Topan: Celebrating the life of a top Tanzanian academic

Friday November 05 2021
Topan pic
By Freddy Macha

The place was a mixture of solemn, casual and joy.

As you ambled in you could hear clinking of glasses, alongside the oohs and ahas of chatting and the positive tension of waiting. For what?

For the ceremony.

You were checked in by eager attendants, Covid-19 masks on, friendly expressions. If you had a bag and coat (October is autumn and the cold already said hello), a room upstairs was available safely, for your items.

Followed other indoor attendants equally civil, solemn, casual. This mixed tone decorated the whole Friday evening. It was October 15, and we were invited to celebrate the life of Tanzanian academic maestro, Dr Farouk Topan.

If you do not know him, first wonder why such a respectful vibe?

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“Dr Topan is a household name in Tanzania,” said one of the speakers, an hour later, the zealous Dr Ida Hadjivayanis. She cited Dr Topan’s 1970 classic play, Aliyeonja Pepo ( A Taste of Heaven), which she briefly explained and summarised (with screen pictures) amidst laughter and cheers. Fifty years ago the play was huge.

That’s why Dr Hadjivayanis told her audience Dr Topan was popular. Ida (currently translating Nobel Prize winner Abdulrazak Gurnah’s Paradise novel into Kiswahili) teaches at SOAS – London’s School of Oriental African Studies.

SOAS has coughed some of the top 20th and 21st century thinkers. Among them Prof Walter Rodney, assassinated in Guyana (1980), legendary author of that historical masterpiece How Europe Underdeveloped Africa.

Dr Hadjivayanis: “I used to be Topan’s student, now I occupy the same office he used to be in. He was very supportive...”

There were several other speakers from the UK, Middle East, ad infinitum.

So as you ambled into the venue, you noted, wow! How so immaculate! Toilets as clean as the stairs , as well as the buffet area just like the hall where we would sit and listen to testimonies and “attestations” of this wonderful Tanzanian man-child.

Most-times we have to grieve before we can applaud great deeds of fellow humans. In death, we enjoy praise, choking tears of sorrow, narrating the glories of departed individuals. It is one of the biggest errors (and a misdemeanour ) to only celebrate those we love as they lie serenely in their coffins.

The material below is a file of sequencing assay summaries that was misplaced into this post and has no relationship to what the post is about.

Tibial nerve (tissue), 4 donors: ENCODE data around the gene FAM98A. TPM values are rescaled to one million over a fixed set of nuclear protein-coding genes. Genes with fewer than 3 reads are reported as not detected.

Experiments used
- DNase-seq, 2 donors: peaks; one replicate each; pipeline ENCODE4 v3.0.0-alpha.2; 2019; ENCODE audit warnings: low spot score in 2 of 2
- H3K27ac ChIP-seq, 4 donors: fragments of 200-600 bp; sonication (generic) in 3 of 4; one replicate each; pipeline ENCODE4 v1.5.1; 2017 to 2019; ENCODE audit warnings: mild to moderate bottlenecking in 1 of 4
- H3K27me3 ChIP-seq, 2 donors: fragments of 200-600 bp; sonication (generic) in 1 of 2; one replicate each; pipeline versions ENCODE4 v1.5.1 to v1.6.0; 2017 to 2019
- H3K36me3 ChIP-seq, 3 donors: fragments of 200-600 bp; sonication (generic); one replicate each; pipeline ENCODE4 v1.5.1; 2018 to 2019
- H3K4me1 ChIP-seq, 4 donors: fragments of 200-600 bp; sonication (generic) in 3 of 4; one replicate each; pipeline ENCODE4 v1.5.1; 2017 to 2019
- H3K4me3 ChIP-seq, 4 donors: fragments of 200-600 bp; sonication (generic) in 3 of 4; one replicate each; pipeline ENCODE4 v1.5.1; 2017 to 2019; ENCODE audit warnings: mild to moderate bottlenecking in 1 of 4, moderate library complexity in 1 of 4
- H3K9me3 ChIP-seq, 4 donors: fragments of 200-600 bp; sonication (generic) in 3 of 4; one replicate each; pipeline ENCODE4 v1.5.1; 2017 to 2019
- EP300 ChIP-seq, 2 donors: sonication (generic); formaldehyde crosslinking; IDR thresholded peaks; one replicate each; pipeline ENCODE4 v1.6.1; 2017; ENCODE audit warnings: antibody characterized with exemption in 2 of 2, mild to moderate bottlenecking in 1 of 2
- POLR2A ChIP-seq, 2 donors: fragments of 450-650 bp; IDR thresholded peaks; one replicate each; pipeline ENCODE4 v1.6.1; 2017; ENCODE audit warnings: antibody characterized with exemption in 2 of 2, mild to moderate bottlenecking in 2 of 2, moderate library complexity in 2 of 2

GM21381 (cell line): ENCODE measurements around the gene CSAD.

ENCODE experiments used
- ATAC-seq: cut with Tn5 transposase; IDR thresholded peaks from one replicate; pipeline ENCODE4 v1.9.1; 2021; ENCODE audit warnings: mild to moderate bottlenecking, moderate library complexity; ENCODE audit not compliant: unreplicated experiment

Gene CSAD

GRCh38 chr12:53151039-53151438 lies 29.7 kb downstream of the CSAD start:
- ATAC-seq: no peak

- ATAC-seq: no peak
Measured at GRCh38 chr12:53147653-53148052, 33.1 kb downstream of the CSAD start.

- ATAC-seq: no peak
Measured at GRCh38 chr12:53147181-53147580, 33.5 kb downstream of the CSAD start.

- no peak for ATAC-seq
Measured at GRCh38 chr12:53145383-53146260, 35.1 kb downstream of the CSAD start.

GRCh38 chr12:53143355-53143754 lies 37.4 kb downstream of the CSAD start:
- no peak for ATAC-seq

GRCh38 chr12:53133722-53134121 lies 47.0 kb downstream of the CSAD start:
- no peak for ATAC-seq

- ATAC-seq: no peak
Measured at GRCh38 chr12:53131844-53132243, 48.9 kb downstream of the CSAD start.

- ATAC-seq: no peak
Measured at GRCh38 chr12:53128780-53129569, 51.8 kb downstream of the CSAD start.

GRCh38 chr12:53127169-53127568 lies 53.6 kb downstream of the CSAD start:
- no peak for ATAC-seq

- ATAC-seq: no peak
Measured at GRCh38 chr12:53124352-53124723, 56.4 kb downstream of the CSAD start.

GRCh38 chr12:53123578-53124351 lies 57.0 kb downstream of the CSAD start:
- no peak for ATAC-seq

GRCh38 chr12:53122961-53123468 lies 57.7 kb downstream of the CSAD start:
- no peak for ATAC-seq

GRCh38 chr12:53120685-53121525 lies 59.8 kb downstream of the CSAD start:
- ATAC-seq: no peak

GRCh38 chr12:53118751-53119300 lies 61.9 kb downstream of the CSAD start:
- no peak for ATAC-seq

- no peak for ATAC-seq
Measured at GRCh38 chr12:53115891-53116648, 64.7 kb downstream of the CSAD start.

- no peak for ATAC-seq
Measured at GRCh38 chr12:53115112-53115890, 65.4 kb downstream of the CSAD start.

But not this Friday night.

London’s Aga Khan Centre (a facility for education, knowledge, culture and insight into Muslim civilisations) hosted a moment to appreciate the life of our retired scholar, Dr Farouk Topan.

Please note.

While still alive, available and present!

As you sat with another dignified writer, the brilliant journalist, Ahmed Rajab, you rewinded to the mid-1970s.

Those days the late Kiswahili novelist (and another esteemed Tanzanian scholar), Prof Euphrase Kezilahabi, had released his collection of Kiswahili poems.

Kichomi was controversial and arguably the first free verse book in Tanzania. Dr Topan wrote an excellent introduction to the publication. It was daring as those days witnessed a fierce struggle and debate between free verse poets (washairi guni) and traditional metre verse poets (washairi wa mapokeo).

Now you relaxed listening to testimonies of the man, currently in his 80s , with his family, friends, fans and colleagues.

When Mzee Farouk finally stood to speak, we had already heard fantastic descriptions and episodes. That he was very well informed. A wonderful teacher , academic, storyteller and writer. That he is calm, soft spoken, relaxed, supportive, etc.

And to cement this magic he offered seven tales of his life. From 1968 at the University of Dar es Salaam, through Nairobi, the Middle East, Europe and London.

A journey told gently with humour and worth accompanying. A man who lived doing what he loved. Teaching and promoting Kiswahili, writing Kiswahili and English books, publicising the Tanzanian (and his native Zanzibar ) brand, while raising a beautiful family.

A life purposefully, attained.

Later as we all jostled and mingled, biting samosas and fried fish while infusing it with fruit juices and wine, it was what was expected. We were hugging a retired captain, here with us, smiling and listening and chatting.

This has a double lesson.

Praising the unsung champions of our lives as they witness the accolade. Two. Reminding readers home of the unknown, hard-working patriots overseas.

Twenty five years ago, there was another solemn event in Holborn, central London. A celebration of former Cabinet member, Honourable Mohamed Abdurahman Babu, who had just passed on, aged 70.

It was shocking, bewildering and lovely, listening to people from all over the world chanting praises of the late Mr Babu. Babu was exiled in London. Almost forgotten at home. But the life of the man had been pretty historic and many overseas acknowledged the Zanzibari son.

Question.

How much do we know and honour the real achievers of our communities?